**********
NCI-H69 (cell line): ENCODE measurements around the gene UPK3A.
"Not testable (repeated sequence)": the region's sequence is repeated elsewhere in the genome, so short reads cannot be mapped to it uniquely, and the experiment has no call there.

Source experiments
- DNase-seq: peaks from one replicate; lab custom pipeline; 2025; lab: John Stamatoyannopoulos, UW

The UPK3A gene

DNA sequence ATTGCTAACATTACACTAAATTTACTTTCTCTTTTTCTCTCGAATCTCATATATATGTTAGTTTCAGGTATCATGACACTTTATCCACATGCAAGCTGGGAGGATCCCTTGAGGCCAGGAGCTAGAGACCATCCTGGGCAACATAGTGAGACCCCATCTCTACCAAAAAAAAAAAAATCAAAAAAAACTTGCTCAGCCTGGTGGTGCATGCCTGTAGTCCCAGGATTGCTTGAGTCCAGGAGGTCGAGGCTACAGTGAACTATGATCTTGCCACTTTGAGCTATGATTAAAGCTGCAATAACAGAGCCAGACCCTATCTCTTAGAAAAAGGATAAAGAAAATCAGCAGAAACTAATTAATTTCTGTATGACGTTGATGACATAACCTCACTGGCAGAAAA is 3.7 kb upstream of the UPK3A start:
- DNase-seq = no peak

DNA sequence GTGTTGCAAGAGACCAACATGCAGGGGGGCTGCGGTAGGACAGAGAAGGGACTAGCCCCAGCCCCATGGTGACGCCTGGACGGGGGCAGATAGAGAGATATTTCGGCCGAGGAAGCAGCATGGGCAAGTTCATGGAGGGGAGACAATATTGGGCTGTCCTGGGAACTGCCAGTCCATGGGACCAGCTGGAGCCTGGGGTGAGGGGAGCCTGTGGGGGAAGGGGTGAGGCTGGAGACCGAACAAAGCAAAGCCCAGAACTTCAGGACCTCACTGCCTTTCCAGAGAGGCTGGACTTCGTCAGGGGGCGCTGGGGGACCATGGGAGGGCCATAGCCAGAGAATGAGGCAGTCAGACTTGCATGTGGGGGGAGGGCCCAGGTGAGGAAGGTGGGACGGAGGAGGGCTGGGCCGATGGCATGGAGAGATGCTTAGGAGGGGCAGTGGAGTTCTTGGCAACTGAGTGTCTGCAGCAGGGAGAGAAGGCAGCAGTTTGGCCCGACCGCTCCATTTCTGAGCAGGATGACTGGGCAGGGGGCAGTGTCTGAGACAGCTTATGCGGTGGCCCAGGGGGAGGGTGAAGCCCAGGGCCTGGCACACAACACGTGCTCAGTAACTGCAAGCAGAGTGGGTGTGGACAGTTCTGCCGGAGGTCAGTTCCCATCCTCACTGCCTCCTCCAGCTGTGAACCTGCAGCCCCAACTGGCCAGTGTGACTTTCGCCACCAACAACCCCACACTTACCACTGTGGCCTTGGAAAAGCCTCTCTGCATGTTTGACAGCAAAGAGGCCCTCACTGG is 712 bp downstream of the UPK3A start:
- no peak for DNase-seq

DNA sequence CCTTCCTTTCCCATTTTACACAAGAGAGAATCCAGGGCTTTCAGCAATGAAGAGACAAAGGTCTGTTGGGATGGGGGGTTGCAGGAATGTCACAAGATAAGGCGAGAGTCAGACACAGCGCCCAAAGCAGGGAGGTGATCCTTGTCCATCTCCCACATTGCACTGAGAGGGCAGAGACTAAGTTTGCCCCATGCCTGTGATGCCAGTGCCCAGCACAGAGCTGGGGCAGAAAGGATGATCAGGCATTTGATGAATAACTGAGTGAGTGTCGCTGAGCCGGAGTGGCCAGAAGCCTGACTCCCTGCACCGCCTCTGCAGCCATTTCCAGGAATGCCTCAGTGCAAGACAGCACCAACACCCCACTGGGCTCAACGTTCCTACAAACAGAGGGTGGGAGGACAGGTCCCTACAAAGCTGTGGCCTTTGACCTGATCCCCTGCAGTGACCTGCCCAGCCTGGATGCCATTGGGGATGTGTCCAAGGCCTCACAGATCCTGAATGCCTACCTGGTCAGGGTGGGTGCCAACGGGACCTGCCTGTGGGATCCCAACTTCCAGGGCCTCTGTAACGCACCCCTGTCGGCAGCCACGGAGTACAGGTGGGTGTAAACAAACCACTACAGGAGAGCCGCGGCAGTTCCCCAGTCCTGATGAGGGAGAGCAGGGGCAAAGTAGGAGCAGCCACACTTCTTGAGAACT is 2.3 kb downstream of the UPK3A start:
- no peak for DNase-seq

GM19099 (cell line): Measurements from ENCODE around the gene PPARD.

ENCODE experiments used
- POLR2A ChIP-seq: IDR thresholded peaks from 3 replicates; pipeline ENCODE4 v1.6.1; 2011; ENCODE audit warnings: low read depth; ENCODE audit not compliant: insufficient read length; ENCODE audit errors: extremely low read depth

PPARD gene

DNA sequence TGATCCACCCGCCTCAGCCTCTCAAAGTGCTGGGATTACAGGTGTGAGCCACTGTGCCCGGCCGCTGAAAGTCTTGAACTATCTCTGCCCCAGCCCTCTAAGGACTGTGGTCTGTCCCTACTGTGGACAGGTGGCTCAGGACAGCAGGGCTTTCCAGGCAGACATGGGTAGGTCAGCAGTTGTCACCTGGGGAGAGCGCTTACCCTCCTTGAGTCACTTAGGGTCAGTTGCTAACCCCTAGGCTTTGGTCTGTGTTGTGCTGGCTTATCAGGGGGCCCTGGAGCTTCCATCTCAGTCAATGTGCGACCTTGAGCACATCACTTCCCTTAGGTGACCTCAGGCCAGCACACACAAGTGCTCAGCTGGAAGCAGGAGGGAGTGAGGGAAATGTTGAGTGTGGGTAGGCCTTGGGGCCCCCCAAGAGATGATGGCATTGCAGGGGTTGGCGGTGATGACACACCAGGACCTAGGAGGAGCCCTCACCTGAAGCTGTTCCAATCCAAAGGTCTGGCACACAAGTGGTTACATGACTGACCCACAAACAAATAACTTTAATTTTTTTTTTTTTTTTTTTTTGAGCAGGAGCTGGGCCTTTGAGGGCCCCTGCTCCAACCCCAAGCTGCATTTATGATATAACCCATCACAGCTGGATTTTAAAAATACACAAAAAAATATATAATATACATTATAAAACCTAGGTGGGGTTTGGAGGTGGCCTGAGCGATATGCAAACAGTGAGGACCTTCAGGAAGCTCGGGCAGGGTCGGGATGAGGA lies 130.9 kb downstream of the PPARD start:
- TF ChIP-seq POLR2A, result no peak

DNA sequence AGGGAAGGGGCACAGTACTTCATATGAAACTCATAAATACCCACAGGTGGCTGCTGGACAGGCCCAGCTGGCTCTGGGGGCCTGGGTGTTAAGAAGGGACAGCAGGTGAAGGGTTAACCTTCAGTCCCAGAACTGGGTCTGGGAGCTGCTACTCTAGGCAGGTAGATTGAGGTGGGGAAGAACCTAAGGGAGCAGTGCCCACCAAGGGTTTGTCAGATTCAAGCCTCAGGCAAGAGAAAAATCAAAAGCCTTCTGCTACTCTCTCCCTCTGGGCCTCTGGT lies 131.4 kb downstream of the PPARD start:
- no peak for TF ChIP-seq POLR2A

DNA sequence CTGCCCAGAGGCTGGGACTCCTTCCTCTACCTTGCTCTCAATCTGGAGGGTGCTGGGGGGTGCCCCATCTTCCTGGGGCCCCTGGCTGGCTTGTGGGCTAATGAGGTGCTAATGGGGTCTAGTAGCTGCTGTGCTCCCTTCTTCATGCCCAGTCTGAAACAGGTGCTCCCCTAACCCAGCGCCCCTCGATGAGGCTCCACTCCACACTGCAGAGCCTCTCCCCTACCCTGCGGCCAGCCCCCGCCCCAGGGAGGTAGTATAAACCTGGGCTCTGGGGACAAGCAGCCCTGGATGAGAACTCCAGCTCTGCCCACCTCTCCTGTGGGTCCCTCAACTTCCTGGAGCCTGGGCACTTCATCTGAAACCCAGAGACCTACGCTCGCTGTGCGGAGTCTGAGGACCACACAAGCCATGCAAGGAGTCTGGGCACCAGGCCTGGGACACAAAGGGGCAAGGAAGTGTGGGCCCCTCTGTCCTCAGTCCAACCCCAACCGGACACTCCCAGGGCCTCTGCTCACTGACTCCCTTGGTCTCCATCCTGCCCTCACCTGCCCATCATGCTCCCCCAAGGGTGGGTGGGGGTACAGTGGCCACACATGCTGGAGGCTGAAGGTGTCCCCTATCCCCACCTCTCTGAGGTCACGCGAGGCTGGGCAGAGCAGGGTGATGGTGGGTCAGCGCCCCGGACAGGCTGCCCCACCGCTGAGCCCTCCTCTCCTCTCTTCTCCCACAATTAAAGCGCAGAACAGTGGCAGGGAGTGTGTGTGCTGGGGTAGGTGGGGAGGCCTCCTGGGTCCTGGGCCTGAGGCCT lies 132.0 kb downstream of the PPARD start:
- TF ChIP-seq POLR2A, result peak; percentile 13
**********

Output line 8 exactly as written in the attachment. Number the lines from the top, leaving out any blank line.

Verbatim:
DNA sequence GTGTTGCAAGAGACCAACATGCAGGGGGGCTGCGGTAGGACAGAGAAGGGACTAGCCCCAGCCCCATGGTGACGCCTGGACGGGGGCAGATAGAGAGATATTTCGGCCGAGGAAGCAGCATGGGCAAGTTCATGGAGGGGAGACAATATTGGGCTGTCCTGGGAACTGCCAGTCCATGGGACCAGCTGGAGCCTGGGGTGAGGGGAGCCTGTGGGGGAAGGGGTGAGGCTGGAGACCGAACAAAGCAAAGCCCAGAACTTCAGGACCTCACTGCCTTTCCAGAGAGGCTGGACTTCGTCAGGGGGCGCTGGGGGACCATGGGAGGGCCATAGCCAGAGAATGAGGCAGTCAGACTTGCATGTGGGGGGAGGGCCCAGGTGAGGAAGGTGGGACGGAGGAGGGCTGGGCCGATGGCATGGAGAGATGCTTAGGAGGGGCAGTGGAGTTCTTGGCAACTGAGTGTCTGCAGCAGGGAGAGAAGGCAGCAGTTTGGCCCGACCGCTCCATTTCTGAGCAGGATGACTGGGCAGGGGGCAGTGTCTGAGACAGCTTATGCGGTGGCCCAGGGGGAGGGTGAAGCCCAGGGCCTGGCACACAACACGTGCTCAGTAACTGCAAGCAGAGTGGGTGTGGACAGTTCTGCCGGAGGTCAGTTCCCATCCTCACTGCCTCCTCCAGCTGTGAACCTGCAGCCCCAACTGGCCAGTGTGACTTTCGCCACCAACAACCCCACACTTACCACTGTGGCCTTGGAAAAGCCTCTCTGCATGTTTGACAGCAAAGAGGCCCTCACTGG is 712 bp downstream of the UPK3A start: